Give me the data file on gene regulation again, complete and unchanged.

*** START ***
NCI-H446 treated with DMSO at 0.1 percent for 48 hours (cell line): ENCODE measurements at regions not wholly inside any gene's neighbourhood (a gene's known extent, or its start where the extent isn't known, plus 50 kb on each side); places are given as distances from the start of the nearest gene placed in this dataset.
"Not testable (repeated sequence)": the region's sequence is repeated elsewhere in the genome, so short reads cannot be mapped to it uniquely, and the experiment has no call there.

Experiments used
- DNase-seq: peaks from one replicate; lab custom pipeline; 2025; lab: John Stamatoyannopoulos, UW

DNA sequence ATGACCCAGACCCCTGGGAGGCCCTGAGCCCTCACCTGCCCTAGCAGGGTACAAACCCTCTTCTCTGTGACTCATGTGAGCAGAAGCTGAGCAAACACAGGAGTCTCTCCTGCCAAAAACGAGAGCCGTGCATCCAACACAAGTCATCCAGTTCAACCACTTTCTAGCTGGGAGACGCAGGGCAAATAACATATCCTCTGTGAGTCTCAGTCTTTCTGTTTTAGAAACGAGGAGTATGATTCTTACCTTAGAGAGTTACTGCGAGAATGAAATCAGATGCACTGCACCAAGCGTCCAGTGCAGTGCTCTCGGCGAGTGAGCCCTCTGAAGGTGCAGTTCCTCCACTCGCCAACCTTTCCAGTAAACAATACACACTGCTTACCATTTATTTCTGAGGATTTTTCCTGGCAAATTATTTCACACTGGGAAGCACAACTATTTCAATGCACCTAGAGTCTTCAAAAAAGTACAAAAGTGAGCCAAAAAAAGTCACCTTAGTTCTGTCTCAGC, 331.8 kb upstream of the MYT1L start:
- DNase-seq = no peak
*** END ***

NCI-H446 treated with DMSO at 0.1 percent for 48 hours (cell line): ENCODE measurements at regions not wholly inside any gene's neighbourhood (a gene's known extent, or its start where the extent isn't known, plus 50 kb on each side); places are given as distances from the start of the nearest gene placed in this dataset.
"Not testable (repeated sequence)": the region's sequence is repeated elsewhere in the genome, so short reads cannot be mapped to it uniquely, and the experiment has no call there.

Experiments used
- DNase-seq: peaks from one replicate; lab custom pipeline; 2025; lab: John Stamatoyannopoulos, UW

DNA sequence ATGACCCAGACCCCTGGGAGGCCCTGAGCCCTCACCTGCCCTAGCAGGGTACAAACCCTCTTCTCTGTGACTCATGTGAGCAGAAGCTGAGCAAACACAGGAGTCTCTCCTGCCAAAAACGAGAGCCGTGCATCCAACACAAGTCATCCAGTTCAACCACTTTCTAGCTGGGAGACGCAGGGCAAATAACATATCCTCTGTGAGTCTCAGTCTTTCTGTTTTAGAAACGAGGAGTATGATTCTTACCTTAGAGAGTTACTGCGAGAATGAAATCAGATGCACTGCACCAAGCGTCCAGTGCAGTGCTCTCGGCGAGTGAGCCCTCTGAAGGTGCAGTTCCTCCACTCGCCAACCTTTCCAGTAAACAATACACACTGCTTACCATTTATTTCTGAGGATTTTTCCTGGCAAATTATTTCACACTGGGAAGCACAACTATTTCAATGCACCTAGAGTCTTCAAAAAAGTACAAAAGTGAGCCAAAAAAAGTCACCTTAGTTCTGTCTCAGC, 331.8 kb upstream of the MYT1L start:
- DNase-seq = no peak